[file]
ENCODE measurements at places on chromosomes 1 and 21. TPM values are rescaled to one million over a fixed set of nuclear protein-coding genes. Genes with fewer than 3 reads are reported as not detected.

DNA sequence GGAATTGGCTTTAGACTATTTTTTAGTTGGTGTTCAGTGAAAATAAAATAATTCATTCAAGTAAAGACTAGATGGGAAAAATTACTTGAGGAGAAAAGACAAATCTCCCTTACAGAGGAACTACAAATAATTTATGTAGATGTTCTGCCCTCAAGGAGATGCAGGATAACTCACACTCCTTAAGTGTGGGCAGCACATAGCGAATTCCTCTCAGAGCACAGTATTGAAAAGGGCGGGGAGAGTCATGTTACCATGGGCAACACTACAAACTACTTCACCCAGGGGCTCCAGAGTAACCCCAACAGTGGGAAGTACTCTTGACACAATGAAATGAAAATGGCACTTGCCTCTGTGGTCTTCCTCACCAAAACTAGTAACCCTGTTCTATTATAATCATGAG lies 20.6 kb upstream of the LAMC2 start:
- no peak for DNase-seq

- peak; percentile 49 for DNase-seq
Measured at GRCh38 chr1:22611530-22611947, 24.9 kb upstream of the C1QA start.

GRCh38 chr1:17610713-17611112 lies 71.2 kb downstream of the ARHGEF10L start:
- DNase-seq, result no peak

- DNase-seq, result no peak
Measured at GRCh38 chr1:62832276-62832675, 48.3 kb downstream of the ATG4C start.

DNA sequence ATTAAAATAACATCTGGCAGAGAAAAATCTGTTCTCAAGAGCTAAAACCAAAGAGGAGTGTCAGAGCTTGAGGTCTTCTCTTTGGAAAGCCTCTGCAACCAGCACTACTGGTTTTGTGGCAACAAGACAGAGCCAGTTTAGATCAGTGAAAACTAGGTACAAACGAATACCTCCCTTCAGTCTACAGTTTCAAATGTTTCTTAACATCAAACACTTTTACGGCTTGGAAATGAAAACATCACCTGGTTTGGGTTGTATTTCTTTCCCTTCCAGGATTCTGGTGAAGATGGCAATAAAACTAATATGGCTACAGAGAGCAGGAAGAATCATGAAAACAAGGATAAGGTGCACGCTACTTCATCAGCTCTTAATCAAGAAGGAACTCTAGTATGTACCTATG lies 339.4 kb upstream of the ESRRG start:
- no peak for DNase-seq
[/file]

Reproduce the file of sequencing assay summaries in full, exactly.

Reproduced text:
ENCODE measurements at places on chromosomes 1 and 21. TPM values are rescaled to one million over a fixed set of nuclear protein-coding genes. Genes with fewer than 3 reads are reported as not detected.

DNA sequence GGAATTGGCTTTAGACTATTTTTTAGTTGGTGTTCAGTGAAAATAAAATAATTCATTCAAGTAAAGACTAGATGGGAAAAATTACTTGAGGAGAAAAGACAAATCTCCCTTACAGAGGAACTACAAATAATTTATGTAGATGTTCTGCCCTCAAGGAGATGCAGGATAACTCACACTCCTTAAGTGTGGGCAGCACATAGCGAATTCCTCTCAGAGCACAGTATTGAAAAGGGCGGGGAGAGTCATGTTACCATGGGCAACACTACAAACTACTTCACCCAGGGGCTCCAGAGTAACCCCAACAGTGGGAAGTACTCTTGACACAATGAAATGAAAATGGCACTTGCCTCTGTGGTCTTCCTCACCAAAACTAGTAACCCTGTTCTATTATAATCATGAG lies 20.6 kb upstream of the LAMC2 start:
- no peak for DNase-seq

- peak; percentile 49 for DNase-seq
Measured at GRCh38 chr1:22611530-22611947, 24.9 kb upstream of the C1QA start.

GRCh38 chr1:17610713-17611112 lies 71.2 kb downstream of the ARHGEF10L start:
- DNase-seq, result no peak

- DNase-seq, result no peak
Measured at GRCh38 chr1:62832276-62832675, 48.3 kb downstream of the ATG4C start.

DNA sequence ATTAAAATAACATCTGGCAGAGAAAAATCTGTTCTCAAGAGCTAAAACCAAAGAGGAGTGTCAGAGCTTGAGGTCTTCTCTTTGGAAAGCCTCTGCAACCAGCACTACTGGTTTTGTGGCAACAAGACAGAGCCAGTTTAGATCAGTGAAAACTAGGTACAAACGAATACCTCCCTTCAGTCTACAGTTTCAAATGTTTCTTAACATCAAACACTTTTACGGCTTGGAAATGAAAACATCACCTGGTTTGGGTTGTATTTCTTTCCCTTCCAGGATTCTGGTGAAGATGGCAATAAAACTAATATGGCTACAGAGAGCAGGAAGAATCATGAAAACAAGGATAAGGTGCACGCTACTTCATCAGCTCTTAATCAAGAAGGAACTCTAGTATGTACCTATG lies 339.4 kb upstream of the ESRRG start:
- no peak for DNase-seq